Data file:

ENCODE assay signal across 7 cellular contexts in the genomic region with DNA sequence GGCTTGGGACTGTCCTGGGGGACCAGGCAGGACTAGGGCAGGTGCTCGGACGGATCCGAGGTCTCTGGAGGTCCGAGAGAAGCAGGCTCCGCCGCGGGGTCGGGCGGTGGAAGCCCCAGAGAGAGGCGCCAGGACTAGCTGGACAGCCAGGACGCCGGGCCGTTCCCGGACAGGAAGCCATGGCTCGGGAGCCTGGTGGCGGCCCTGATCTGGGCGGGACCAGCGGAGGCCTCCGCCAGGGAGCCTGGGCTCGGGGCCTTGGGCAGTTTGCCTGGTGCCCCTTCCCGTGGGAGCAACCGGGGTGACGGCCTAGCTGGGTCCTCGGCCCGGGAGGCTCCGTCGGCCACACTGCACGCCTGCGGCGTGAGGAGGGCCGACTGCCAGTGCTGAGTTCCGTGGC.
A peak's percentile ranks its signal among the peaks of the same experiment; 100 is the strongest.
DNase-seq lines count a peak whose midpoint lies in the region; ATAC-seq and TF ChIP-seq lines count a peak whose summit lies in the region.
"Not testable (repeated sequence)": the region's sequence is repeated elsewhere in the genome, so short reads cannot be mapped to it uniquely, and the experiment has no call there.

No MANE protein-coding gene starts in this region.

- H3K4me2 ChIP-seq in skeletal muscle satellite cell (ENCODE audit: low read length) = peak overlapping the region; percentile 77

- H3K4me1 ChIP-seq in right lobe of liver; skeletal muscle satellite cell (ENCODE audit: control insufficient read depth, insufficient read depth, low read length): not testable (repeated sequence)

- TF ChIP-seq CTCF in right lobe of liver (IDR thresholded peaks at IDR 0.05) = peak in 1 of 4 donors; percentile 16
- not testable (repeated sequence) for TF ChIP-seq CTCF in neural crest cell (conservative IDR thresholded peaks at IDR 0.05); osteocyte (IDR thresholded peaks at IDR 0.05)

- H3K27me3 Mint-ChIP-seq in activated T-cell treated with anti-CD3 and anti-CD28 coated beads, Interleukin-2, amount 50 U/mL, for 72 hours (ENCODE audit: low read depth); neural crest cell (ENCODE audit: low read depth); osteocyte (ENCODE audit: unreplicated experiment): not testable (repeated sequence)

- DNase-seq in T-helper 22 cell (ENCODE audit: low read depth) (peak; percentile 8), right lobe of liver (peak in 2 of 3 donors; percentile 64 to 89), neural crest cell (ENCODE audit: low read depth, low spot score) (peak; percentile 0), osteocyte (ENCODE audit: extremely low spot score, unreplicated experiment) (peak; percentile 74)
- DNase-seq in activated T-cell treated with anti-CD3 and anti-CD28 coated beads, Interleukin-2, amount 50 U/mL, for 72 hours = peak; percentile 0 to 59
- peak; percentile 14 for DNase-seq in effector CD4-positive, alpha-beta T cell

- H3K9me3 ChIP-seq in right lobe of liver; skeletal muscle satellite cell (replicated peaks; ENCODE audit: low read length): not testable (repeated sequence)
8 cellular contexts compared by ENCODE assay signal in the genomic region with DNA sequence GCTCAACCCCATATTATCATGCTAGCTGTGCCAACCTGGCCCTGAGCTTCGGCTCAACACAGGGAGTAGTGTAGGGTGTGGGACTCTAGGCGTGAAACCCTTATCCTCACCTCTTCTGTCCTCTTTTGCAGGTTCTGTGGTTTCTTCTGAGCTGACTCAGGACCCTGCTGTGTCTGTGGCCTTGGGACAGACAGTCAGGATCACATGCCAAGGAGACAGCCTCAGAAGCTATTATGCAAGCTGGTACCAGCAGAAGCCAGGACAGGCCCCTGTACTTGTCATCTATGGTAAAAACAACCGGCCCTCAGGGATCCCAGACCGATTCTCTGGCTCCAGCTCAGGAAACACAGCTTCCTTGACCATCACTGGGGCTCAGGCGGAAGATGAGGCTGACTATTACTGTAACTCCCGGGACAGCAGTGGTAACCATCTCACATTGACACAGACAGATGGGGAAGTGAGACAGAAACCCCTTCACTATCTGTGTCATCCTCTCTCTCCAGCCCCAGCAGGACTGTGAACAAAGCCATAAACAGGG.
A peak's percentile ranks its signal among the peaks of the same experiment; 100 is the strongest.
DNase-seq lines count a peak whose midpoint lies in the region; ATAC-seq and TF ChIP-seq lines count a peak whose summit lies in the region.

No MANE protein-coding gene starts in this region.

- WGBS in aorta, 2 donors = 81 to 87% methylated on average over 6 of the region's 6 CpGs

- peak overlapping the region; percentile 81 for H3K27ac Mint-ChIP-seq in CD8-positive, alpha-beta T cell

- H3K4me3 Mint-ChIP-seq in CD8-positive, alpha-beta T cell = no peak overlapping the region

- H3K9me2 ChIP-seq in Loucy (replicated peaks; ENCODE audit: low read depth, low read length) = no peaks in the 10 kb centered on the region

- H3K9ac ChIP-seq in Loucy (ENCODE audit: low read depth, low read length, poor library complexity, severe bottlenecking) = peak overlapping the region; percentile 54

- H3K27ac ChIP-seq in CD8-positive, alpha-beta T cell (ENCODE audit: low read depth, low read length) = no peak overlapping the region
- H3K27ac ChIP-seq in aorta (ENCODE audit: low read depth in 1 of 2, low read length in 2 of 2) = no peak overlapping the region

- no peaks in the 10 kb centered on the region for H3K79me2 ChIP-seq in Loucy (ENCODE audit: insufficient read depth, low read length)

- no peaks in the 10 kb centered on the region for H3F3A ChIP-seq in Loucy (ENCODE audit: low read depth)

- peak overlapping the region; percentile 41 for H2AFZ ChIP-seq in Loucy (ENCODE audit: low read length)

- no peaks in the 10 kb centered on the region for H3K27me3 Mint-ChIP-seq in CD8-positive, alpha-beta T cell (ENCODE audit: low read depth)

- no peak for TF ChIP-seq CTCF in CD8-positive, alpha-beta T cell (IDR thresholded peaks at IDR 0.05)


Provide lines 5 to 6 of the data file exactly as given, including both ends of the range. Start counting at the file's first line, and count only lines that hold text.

No MANE protein-coding gene starts in this region.

- H3K4me2 ChIP-seq in skeletal muscle satellite cell (ENCODE audit: low read length) = peak overlapping the region; percentile 77